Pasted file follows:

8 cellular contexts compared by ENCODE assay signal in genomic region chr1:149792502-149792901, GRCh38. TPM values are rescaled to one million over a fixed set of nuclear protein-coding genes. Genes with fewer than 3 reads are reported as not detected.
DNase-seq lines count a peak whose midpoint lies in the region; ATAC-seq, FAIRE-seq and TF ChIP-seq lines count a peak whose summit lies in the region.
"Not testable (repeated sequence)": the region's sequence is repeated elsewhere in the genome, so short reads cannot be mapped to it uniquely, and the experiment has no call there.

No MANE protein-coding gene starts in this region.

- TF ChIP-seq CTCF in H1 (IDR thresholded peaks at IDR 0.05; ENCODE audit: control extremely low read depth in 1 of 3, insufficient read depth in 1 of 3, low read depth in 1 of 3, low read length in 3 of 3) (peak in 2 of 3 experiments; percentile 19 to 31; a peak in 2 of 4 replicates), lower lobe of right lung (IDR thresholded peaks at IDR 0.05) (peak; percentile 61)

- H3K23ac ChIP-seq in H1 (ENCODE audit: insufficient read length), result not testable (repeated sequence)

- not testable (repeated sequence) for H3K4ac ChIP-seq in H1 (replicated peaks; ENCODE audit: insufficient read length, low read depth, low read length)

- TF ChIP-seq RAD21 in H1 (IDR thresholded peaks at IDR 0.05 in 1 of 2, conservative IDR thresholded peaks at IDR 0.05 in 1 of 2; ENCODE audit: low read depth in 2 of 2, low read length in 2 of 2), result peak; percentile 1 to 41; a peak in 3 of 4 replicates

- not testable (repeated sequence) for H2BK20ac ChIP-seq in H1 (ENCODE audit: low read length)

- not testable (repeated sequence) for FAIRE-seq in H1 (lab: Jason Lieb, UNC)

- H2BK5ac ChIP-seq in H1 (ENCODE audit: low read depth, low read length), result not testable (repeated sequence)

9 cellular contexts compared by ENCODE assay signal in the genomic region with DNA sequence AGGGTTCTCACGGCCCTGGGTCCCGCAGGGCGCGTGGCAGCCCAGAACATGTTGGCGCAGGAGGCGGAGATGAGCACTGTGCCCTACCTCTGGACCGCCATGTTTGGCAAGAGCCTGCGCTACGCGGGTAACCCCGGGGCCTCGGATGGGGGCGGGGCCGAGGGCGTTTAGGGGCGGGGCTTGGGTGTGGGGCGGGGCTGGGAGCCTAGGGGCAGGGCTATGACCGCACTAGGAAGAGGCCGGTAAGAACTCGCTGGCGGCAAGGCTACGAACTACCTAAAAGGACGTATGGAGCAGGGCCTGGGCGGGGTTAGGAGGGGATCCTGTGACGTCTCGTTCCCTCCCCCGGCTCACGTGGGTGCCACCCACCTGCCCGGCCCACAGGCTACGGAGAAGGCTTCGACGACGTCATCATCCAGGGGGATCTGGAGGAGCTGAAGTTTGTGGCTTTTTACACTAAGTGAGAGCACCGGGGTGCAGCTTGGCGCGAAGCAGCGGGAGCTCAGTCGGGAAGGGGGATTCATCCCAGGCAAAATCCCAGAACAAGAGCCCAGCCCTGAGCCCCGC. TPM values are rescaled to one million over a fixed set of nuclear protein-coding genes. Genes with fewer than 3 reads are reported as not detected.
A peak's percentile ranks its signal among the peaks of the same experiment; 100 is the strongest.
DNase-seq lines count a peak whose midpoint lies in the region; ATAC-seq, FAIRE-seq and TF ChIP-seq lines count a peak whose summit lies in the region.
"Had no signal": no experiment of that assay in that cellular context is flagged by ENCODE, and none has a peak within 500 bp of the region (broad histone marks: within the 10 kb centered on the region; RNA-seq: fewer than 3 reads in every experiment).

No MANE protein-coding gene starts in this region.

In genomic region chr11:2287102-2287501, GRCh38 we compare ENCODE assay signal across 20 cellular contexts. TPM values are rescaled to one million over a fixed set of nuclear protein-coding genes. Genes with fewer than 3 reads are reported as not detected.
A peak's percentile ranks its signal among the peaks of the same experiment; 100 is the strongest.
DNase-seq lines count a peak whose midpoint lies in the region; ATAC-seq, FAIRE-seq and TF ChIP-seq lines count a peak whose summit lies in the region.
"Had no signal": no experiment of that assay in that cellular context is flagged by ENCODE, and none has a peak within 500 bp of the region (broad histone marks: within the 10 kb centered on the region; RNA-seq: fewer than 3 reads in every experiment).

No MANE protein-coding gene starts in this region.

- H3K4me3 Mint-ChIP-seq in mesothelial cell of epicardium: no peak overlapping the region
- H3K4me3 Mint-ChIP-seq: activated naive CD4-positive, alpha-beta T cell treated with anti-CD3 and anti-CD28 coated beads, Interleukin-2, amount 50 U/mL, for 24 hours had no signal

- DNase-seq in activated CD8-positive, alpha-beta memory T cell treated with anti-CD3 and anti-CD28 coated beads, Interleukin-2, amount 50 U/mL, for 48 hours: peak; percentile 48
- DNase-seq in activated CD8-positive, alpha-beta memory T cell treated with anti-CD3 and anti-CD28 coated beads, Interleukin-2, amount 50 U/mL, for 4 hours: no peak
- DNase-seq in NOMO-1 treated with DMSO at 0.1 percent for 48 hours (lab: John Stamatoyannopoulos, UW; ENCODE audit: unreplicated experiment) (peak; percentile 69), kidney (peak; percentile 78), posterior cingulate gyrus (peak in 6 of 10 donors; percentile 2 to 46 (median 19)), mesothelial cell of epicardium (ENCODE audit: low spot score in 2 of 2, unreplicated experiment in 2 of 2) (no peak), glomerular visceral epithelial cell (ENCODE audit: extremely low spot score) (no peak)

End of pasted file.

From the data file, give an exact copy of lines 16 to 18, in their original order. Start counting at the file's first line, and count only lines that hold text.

No MANE protein-coding gene starts in this region.

In genomic region chr11:2287102-2287501, GRCh38 we compare ENCODE assay signal across 20 cellular contexts. TPM values are rescaled to one million over a fixed set of nuclear protein-coding genes. Genes with fewer than 3 reads are reported as not detected.
A peak's percentile ranks its signal among the peaks of the same experiment; 100 is the strongest.